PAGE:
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Mother and son: Sam Fawley sits with his mother Jan the afternoon before attending the Logansport Autism Support Group Tuesday.

A Logansport mother and son shared their experiences with autism and offered advice to those who have loved ones with the disorder at the Logansport Autism Support Group Tuesday night.

Jan Fawley and her husband Ron are the parents of two sons with autism, 25-year-old Sam and 22-year-old Ben. The brothers were both diagnosed with autism at young ages, Jan Fawley told the support group of about 13 people, after they both exhibited behavior that motivated their parents to seek medical expertise. Sam wasn’t getting on in daycare. Ben had strayed from their home on two occasions, one time at 18 months old when his parents found him four blocks away in someone’s wading pool.

Both Sam and Ben share similarities in the way autism affects them. They are both sensitive to loud sounds like thunder and fire alarms. They are also both artistic, with Sam’s interests lying in music and film while Ben enjoys drawing.

Differences exist in the ways the disorder affects the two brothers as well. Jan said Sam is more adventurous with food whereas Ben rarely strays from pizza and hamburgers. Sam desires to be independent while Ben has says he’s fine at home. Jan said Sam also differs from his brother in that he is very literal, while Ben is not.

Jan and Sam shared stories of how Sam has come to cope with autism at the meeting as well. They said he has found support from behavior modification in his youth, which included rewards like hiking outings, visits to the Grissom Air Museum or a new toy.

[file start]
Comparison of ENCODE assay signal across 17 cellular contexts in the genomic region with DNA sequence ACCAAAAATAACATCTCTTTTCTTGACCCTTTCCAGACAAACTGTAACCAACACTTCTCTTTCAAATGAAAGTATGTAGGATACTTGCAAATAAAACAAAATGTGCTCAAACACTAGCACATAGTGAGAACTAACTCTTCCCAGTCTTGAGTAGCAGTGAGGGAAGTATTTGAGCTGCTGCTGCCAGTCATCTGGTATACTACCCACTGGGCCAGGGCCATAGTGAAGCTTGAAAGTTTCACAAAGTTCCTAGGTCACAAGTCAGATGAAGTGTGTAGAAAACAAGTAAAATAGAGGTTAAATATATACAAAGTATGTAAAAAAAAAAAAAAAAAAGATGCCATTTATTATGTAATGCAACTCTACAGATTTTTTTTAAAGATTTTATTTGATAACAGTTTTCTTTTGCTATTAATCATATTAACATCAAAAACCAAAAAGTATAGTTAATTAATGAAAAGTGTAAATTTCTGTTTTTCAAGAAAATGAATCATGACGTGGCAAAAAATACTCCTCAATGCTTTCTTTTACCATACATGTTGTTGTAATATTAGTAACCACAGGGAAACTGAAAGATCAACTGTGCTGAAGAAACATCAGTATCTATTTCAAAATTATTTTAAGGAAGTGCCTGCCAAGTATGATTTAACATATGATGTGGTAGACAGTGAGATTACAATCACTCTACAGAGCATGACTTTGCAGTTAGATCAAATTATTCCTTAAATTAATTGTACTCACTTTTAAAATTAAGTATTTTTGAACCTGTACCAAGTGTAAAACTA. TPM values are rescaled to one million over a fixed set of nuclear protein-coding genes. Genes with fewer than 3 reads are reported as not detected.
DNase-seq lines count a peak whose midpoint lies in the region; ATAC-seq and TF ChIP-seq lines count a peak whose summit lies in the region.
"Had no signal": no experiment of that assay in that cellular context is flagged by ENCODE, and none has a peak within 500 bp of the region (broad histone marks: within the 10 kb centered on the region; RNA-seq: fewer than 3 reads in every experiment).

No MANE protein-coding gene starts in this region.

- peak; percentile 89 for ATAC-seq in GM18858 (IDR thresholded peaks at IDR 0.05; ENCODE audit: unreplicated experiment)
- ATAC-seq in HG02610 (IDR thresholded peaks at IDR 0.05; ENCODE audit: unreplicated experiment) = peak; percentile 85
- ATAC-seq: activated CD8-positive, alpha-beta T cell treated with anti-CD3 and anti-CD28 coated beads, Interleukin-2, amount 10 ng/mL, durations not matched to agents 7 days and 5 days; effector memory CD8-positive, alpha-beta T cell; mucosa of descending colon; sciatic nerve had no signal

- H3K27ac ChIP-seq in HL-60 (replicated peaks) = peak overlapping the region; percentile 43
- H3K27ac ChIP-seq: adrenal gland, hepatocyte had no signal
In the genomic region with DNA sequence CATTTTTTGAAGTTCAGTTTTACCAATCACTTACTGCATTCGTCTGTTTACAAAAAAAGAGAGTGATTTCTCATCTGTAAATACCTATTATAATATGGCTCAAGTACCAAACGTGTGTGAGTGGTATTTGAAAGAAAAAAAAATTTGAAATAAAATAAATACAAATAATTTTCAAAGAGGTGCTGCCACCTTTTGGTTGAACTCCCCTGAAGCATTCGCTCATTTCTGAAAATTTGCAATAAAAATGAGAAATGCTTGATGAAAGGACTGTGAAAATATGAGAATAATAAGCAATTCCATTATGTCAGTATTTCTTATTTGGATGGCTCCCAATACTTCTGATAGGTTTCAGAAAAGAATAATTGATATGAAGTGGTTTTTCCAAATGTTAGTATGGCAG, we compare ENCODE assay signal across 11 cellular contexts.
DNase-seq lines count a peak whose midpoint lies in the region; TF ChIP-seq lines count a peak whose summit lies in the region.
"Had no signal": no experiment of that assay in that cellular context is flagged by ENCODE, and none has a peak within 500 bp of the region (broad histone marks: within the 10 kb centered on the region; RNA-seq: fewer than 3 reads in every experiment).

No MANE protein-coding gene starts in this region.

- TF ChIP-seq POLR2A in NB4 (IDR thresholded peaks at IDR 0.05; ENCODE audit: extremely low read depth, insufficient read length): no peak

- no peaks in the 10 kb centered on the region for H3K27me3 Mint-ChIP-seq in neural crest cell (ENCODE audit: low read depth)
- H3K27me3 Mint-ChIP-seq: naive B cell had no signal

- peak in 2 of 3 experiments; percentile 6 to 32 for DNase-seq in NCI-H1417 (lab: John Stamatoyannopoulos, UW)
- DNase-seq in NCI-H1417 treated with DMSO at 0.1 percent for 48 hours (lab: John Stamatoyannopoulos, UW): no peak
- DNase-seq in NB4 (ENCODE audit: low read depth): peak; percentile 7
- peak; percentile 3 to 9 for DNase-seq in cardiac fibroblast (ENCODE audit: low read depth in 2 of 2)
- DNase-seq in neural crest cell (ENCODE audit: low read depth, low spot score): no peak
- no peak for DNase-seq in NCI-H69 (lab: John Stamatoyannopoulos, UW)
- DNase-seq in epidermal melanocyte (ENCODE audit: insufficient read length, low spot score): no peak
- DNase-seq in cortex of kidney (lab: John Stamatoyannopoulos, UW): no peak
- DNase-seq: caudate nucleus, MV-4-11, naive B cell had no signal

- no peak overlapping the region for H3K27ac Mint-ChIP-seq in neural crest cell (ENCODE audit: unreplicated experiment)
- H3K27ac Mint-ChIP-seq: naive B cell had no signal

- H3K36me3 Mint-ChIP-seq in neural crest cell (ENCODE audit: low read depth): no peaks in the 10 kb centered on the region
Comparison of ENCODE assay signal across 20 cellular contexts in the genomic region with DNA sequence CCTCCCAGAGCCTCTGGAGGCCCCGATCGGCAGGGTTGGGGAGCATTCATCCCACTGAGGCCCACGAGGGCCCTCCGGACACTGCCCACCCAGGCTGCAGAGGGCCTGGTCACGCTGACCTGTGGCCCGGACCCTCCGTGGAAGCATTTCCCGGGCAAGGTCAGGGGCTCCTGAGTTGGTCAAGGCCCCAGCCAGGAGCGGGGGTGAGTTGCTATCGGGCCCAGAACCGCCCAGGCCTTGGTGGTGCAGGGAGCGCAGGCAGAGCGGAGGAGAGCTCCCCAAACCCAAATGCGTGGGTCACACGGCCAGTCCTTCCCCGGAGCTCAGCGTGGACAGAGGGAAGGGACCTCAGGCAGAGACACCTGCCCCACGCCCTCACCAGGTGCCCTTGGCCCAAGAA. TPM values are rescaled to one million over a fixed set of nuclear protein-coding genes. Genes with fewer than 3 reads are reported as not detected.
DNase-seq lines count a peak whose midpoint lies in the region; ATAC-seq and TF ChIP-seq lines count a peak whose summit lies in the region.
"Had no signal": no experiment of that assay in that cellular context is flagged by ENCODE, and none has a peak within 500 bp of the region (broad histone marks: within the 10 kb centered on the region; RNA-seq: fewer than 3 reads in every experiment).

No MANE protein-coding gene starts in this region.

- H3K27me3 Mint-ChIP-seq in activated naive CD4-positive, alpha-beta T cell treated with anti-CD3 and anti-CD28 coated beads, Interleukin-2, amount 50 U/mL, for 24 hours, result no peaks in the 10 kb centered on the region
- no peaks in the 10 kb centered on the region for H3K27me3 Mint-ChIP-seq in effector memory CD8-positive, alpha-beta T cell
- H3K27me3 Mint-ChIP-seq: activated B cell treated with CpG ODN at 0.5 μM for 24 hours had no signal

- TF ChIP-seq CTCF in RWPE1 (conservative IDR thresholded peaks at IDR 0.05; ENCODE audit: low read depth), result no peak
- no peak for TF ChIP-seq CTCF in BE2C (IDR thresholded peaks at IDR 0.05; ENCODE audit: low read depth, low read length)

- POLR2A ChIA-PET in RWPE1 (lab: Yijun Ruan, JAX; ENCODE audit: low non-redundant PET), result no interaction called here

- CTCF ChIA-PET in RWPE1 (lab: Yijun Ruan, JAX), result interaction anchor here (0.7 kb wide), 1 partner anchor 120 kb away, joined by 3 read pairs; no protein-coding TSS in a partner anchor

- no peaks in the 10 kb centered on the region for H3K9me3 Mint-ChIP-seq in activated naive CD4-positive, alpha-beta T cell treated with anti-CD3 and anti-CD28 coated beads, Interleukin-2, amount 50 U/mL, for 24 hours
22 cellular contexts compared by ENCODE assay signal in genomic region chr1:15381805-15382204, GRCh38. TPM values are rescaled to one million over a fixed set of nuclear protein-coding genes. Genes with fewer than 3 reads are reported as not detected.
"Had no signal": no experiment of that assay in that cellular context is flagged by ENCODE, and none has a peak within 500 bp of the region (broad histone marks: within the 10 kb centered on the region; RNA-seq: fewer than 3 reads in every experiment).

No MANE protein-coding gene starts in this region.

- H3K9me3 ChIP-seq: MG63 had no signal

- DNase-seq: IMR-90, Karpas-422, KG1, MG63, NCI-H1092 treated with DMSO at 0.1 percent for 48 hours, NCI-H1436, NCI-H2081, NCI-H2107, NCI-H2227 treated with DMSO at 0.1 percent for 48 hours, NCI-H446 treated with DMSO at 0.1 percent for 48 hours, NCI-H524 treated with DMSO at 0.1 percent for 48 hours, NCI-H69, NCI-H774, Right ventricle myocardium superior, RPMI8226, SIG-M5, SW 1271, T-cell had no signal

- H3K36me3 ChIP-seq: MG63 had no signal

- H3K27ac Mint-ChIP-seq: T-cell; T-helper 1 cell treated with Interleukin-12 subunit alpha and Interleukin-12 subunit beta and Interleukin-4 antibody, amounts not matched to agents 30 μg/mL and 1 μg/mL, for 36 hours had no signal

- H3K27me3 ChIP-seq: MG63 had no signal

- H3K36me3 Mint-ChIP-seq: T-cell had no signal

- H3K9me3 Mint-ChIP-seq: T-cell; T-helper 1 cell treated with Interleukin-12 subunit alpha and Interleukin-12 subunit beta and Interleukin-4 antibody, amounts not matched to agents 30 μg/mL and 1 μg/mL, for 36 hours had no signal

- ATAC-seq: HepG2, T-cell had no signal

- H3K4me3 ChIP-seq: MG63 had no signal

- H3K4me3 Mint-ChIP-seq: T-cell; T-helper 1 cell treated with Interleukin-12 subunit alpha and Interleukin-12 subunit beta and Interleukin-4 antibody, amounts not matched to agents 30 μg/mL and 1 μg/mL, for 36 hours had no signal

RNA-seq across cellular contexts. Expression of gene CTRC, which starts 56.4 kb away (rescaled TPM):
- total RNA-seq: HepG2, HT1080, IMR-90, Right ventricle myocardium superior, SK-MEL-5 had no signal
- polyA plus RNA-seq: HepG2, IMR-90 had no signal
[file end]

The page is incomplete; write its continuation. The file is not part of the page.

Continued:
“Of course, the toys I like now are vinyl records,” Sam Fawley said.

“And they’re a lot more expensive,” Jan Fawley said, drawing a laugh from the others.

Jan Fawley also spoke of the importance of medications to the support group, which she said many parents are reluctant to explore.

“Don’t feel like you’re a bad person,” Fawley said, adding that side effects forced her to try different kinds, but was happy to say that now neither of her sons take medication for autism.

The importance of developing a routine as being beneficial for people with autism was discussed as well. Sam Fawley said he felt he was the only kid in school who didn’t like school closings, as they would throw off his routine.

Swimming has also been a big part of Sam Fawley’s life and how he has coped with autism. He won a gold medal along with the rest of his team in a relay at the Special Olympics in 2010. He formerly swam for the Logansport High School Berries swim team as well.

“Back in the old days, kids with disabilities didn’t get to participate in any activities,” he said.

He went on to say he felt the competition is not only beneficial for people with disabilities, but for those without as well.

“It’s changed peoples’ perspectives,” he said.

Linda Klinck, director of development and communications at Peak Community Services, said the support group has been meeting for the last six to eight months and is hosted by the Autism Society of Indiana. The group meets at 6:30 p.m. the second Tuesday of every month at Peak Community Services, 1416 Woodlawn Ave.

“I see it’s a need,” she said. “I hope by having this support group, it will help families explore options.”

Mitchell Kirk is a staff reporter at the Pharos-Tribune. He can be reached at 574-732-5130 or mitchell.kirk@pharostribune.com.

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